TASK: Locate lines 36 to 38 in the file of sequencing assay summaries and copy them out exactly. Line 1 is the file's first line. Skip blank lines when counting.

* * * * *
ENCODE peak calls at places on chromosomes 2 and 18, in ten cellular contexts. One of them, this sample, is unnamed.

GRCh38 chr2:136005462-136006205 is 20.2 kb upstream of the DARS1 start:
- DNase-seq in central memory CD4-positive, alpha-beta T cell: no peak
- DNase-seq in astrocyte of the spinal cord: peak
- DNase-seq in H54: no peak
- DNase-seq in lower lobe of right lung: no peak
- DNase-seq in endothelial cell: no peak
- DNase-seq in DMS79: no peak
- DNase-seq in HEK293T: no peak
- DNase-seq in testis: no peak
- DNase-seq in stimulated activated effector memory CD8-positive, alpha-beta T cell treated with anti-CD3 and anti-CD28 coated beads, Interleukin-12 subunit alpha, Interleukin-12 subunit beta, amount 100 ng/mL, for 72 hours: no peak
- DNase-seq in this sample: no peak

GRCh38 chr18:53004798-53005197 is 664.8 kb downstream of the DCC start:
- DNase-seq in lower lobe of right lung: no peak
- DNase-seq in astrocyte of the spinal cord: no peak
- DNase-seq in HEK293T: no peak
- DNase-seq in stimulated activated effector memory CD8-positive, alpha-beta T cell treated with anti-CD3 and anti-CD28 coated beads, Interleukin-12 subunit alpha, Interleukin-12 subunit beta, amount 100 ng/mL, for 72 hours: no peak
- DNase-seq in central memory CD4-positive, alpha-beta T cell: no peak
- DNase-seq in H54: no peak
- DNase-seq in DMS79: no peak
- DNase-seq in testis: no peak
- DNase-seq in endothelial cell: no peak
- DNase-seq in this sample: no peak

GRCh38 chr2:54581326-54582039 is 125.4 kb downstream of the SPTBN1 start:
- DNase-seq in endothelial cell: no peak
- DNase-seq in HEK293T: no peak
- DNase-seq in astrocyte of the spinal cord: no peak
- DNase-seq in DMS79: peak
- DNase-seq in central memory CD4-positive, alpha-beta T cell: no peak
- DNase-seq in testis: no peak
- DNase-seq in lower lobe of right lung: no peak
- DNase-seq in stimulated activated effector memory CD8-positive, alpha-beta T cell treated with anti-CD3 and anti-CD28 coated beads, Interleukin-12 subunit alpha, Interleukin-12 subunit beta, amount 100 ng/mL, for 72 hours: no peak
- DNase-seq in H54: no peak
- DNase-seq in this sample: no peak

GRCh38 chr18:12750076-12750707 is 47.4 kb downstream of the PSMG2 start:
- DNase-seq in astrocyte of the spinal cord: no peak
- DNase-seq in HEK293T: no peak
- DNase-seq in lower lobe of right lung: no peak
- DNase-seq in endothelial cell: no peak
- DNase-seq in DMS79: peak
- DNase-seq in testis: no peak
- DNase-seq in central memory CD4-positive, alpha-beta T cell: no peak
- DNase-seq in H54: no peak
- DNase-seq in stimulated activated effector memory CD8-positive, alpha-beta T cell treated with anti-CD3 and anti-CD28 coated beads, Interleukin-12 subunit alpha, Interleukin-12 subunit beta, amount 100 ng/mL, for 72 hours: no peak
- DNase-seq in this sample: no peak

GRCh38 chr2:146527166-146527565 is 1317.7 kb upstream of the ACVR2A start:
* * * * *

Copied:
- DNase-seq in astrocyte of the spinal cord: no peak
- DNase-seq in HEK293T: no peak
- DNase-seq in lower lobe of right lung: no peak